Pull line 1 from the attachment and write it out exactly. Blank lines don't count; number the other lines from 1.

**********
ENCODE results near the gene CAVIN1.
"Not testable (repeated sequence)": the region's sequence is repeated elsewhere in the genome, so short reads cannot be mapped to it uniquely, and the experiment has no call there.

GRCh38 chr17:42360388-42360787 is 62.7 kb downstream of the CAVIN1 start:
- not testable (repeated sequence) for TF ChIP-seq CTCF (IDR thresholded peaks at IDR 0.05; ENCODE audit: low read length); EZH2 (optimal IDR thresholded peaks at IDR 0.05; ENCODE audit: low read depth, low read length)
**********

ENCODE results near the gene CAVIN1.